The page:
Beech Mountain officials respond to allegations of mishandling funds
Matthew Hundley / (email@example.com)
In light of Price’s allegations, some citizens took the podium to chastise the town council, while others spoke in defense of Buckeye Recreation Center and its value to the town.
Randy Feierabend, Beech Mountain town manager; Daniel Scagnelli, parks and recreation director; and Nancy Johnson, finance officer, sat down with The Avery Journal-Times to address Price’s charges.
Town officials were unable to provide details regarding the alleged disappearance of more that $160,000 because the matter has been placed under investigation. While Beech Mountain Police Department will carry out the investigation, N.C. SBI will review the findings to determine how to proceed.
Though details were unavailable, Feierabend did voice his confidence in his employees.
“There is nothing but honesty in our department. We won’t tolerate anything less,” said Feierabend, who also pointed to yearly independent audits, which have not revealed the discrepancies that Price claims to have discovered.
Missing money aside, Price also pointed out what he and several other citizens at the meeting view as “losses” through Buckeye Recreation Center. According to the report that Price created, Buckeye Recreation Center costs Town of Beech Mountain approximately $500,000 each year. Price predicted a total accumulated cost to Beech Mountain taxpayers of $5,598,161 by 2016 due to Buckeye Recreation Center.
During the meeting, Beech Mountain Mayor Rick Owen and councilman Paul Piquet objected to the term “losses,” pointing out that all public services, including the police force and street maintenance, would have to be considered losses if the distinction between losses and operating expenses was not made clear.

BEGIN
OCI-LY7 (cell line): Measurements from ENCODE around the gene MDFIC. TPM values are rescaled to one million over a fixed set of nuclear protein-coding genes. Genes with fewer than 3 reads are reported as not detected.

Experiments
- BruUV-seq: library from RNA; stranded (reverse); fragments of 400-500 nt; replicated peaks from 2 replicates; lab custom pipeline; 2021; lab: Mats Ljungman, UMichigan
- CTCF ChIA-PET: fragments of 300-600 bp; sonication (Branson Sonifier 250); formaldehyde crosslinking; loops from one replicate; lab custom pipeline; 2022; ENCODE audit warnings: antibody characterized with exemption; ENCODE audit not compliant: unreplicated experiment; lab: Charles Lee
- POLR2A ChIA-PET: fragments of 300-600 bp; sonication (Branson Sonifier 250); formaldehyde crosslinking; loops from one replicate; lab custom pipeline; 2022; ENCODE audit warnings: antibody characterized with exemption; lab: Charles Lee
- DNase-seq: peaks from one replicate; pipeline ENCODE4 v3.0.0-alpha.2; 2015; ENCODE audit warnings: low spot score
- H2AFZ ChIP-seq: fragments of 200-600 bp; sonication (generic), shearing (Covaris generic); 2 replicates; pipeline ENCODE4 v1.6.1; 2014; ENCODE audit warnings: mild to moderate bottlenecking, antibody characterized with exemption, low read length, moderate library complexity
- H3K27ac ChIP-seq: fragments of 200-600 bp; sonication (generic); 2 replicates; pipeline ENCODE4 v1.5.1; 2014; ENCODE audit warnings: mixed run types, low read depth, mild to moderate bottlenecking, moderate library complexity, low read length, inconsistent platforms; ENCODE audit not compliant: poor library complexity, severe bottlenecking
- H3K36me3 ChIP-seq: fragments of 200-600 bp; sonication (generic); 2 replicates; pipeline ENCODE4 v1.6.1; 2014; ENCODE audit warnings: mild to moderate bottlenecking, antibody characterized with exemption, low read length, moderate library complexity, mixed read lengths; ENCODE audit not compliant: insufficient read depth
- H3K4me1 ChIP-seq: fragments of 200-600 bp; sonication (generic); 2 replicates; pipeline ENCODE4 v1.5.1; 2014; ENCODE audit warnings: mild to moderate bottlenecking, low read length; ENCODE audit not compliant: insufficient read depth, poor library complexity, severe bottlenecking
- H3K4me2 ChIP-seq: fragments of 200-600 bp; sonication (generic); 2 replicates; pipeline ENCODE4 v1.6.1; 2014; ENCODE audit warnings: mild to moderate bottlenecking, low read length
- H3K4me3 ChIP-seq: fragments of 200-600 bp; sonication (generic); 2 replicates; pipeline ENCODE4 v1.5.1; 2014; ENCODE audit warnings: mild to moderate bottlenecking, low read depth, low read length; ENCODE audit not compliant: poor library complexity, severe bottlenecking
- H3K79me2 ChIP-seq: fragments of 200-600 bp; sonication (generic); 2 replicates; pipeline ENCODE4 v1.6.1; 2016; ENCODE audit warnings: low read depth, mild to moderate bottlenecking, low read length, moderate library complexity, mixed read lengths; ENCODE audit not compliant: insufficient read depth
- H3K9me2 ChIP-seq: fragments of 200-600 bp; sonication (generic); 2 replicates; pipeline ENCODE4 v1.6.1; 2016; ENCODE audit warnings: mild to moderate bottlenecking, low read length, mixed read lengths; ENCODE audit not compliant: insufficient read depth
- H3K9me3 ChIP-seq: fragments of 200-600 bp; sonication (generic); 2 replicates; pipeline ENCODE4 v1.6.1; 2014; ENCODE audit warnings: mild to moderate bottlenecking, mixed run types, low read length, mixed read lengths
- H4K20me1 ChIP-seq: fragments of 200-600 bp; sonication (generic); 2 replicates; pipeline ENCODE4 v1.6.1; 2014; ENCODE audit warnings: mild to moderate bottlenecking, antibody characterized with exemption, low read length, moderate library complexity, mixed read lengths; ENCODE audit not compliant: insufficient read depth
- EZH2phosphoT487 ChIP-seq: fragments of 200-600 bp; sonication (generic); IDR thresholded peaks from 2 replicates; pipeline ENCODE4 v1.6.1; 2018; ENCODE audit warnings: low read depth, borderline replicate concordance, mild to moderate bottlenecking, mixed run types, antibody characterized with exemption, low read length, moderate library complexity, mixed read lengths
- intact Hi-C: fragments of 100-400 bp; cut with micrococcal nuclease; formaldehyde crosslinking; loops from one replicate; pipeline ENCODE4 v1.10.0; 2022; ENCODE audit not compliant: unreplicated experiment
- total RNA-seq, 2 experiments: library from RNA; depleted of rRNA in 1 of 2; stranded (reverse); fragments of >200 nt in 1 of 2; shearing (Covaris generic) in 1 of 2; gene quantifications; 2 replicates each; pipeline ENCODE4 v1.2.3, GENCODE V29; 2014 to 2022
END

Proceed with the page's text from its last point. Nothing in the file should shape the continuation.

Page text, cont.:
According to Feierabend, the cost to the town to keep Buckeye Recreation Center and the rest of its recreational services up and running falls within range for community recreation centers. “Nationally, parks and recreation departments typically, from a revenue to expense ratio, operate somewhere between 30 and 40 percent on a national average,” said Scagnelli. “Locally, for resort towns such as ourselves, that percentage declines. It obviously costs more. It’s harder to make those ends meet, but we still have services that we need to provide to our residents and our guests. There are a lot of individuals out there who can’t afford private recreation.”
Feierabend also objected to the idea that Buckeye Recreation Center should be able to pay for itself.
“A government can’t be run as a business because only one department makes money, the tax department,” said Feierabend, who also said that Price’s $500,000 figure included all of Parks and Recreation, which includes hiking trails, a public dog park and community activities. The lion’s share of the cost, however, still goes to the recreation center, he said.
According to Scagnelli, another reason the cost for Buckeye is still high compared to other recreation centers is because it is relatively new. According to Scagnelli and Feierabend, nearly half of the annual cost of Buckeye Recreation Center is in its loan repayment. Because the center is only six years old, it is still in a phase of high initial cost. Further, recreation facilities in other areas do not rely as heavily on seasonal use.